sydney

Shane Cotton

Mori Gallery

Shane Cotton’s paintings replay the perpetual collision between Maori and Pakeha (white) cultures. A New Zealander who aggressively asserts his Maori ancestry, Cotton creates wild, at times biblical images in which the signs—icons, words, maps, and numbers—of indigenous and immigrant cultures coexist, dominate, and interact, as each is forced to adapt in order to survive.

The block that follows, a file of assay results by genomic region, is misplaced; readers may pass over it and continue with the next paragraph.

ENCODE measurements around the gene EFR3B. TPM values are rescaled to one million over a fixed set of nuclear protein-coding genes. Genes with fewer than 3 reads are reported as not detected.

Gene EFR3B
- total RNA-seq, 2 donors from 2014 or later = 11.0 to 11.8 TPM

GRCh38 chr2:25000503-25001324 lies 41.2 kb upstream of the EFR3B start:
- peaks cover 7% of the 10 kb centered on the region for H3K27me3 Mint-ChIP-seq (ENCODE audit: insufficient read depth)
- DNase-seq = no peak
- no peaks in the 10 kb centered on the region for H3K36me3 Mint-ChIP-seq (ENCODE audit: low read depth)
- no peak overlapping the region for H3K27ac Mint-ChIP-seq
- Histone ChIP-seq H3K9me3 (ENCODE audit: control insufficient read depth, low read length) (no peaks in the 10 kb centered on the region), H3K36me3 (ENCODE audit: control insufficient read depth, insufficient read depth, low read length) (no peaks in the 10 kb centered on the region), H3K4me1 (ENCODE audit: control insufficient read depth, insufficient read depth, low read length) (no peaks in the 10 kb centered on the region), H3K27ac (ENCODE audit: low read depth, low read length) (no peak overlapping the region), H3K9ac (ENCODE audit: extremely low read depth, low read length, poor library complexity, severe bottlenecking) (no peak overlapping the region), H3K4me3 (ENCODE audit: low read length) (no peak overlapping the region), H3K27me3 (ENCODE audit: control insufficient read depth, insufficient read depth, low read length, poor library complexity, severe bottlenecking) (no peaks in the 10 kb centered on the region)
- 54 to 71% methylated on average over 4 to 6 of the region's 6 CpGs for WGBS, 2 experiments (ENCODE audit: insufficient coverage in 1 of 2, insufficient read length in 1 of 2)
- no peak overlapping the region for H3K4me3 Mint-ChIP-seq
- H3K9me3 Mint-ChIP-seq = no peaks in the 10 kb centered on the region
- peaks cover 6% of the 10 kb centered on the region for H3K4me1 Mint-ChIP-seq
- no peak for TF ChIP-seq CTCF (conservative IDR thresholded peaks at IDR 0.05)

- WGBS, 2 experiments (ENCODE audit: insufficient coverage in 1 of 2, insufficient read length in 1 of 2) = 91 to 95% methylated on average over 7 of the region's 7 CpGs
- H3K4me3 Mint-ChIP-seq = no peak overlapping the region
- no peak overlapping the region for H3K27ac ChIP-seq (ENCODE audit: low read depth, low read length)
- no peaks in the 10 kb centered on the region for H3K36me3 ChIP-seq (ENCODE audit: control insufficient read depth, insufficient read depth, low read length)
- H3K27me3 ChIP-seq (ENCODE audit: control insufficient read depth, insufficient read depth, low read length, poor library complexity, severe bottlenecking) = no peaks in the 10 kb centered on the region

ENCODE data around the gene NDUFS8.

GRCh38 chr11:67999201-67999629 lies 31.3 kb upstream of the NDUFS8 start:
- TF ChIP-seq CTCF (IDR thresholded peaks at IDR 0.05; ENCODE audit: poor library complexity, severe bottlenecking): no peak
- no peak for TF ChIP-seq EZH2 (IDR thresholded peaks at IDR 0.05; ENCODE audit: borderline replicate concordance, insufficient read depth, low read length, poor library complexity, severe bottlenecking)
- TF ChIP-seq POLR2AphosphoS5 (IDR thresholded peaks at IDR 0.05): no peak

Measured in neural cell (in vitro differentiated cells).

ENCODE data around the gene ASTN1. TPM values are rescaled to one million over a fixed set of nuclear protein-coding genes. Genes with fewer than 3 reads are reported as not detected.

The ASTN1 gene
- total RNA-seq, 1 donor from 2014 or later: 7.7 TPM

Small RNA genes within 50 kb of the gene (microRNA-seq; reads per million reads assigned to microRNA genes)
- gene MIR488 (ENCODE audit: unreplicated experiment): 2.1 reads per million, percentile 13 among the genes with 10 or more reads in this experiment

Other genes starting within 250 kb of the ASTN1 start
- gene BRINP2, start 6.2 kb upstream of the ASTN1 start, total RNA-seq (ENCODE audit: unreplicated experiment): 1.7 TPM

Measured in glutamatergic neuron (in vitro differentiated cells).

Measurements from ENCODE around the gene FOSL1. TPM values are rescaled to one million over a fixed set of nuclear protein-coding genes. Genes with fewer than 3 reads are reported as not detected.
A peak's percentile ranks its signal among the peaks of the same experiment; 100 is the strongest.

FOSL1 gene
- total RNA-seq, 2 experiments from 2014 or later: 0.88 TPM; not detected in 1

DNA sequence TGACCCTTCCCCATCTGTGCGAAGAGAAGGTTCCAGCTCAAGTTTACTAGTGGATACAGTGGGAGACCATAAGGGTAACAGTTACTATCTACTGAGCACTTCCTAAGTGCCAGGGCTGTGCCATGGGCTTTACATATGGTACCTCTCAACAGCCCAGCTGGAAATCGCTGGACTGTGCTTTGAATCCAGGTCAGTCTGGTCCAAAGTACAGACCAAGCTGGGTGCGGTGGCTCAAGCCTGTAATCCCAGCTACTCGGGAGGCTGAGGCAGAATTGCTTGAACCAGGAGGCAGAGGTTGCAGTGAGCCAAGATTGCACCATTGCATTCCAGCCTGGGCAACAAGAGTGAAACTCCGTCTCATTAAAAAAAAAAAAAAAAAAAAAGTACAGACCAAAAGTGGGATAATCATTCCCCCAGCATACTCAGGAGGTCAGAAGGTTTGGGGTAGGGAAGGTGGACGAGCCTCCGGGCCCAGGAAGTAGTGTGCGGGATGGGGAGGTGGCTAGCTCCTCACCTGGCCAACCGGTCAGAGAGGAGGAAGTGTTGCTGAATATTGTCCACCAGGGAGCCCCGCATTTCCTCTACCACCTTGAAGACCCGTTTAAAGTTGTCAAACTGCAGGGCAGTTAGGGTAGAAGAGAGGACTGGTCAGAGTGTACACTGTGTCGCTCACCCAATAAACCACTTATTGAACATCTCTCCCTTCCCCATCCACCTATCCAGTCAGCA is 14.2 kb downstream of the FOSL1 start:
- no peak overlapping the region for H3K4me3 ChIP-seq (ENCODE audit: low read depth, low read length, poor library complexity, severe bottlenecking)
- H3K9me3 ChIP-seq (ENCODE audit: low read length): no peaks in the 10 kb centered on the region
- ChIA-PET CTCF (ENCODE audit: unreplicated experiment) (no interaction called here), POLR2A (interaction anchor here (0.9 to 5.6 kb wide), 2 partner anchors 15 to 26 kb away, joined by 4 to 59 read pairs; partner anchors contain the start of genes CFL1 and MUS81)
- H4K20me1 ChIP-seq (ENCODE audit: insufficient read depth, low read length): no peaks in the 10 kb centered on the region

Criss-crossed with diagrams and notations, Cotton’s pictures resemble worn road maps of a border zone that is clearly difficult to negotiate. They include overlays and borders in which innumerable collisions take place, typically between land and language. Often, two or more navigating systems are managed at once. Since the paintings grapple with a history (the interaction between Maoris and white settlers) that is complex, violent, exotic, and tragic, it’s no wonder these pictures are weirdly comical—at once hyperactive

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